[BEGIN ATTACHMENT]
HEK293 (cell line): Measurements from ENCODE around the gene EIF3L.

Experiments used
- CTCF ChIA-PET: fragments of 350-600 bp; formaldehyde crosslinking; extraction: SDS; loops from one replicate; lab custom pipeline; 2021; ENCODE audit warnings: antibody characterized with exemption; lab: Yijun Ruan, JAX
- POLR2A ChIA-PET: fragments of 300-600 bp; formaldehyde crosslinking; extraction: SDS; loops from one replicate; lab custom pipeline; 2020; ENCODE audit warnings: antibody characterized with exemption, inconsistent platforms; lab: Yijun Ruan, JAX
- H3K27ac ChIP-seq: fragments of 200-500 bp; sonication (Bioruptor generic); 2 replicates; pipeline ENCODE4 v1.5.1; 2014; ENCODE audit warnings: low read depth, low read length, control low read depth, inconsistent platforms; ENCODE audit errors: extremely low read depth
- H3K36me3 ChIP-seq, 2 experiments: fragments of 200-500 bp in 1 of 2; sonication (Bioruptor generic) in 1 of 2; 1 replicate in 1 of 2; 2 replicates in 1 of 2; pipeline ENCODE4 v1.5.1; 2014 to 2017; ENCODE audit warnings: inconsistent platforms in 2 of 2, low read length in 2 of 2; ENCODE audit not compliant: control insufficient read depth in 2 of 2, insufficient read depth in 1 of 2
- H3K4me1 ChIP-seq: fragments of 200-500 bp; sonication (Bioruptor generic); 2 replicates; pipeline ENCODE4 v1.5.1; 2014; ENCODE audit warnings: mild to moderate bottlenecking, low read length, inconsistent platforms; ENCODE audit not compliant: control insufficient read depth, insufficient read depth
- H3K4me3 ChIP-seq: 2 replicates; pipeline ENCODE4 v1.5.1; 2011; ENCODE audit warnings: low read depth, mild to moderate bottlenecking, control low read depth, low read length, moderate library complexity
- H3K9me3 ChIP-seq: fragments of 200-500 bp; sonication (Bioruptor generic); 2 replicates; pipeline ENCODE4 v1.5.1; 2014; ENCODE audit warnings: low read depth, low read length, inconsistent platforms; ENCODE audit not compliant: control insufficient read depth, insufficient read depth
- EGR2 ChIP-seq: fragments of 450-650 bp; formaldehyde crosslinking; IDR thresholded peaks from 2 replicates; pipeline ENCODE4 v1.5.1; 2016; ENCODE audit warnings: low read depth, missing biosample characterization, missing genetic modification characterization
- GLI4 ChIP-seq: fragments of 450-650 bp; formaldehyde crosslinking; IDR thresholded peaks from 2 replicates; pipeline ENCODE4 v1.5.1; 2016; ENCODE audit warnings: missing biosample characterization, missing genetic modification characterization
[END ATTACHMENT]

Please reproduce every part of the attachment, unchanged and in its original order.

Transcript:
HEK293 (cell line): Measurements from ENCODE around the gene EIF3L.

Experiments used
- CTCF ChIA-PET: fragments of 350-600 bp; formaldehyde crosslinking; extraction: SDS; loops from one replicate; lab custom pipeline; 2021; ENCODE audit warnings: antibody characterized with exemption; lab: Yijun Ruan, JAX
- POLR2A ChIA-PET: fragments of 300-600 bp; formaldehyde crosslinking; extraction: SDS; loops from one replicate; lab custom pipeline; 2020; ENCODE audit warnings: antibody characterized with exemption, inconsistent platforms; lab: Yijun Ruan, JAX
- H3K27ac ChIP-seq: fragments of 200-500 bp; sonication (Bioruptor generic); 2 replicates; pipeline ENCODE4 v1.5.1; 2014; ENCODE audit warnings: low read depth, low read length, control low read depth, inconsistent platforms; ENCODE audit errors: extremely low read depth
- H3K36me3 ChIP-seq, 2 experiments: fragments of 200-500 bp in 1 of 2; sonication (Bioruptor generic) in 1 of 2; 1 replicate in 1 of 2; 2 replicates in 1 of 2; pipeline ENCODE4 v1.5.1; 2014 to 2017; ENCODE audit warnings: inconsistent platforms in 2 of 2, low read length in 2 of 2; ENCODE audit not compliant: control insufficient read depth in 2 of 2, insufficient read depth in 1 of 2
- H3K4me1 ChIP-seq: fragments of 200-500 bp; sonication (Bioruptor generic); 2 replicates; pipeline ENCODE4 v1.5.1; 2014; ENCODE audit warnings: mild to moderate bottlenecking, low read length, inconsistent platforms; ENCODE audit not compliant: control insufficient read depth, insufficient read depth
- H3K4me3 ChIP-seq: 2 replicates; pipeline ENCODE4 v1.5.1; 2011; ENCODE audit warnings: low read depth, mild to moderate bottlenecking, control low read depth, low read length, moderate library complexity
- H3K9me3 ChIP-seq: fragments of 200-500 bp; sonication (Bioruptor generic); 2 replicates; pipeline ENCODE4 v1.5.1; 2014; ENCODE audit warnings: low read depth, low read length, inconsistent platforms; ENCODE audit not compliant: control insufficient read depth, insufficient read depth
- EGR2 ChIP-seq: fragments of 450-650 bp; formaldehyde crosslinking; IDR thresholded peaks from 2 replicates; pipeline ENCODE4 v1.5.1; 2016; ENCODE audit warnings: low read depth, missing biosample characterization, missing genetic modification characterization
- GLI4 ChIP-seq: fragments of 450-650 bp; formaldehyde crosslinking; IDR thresholded peaks from 2 replicates; pipeline ENCODE4 v1.5.1; 2016; ENCODE audit warnings: missing biosample characterization, missing genetic modification characterization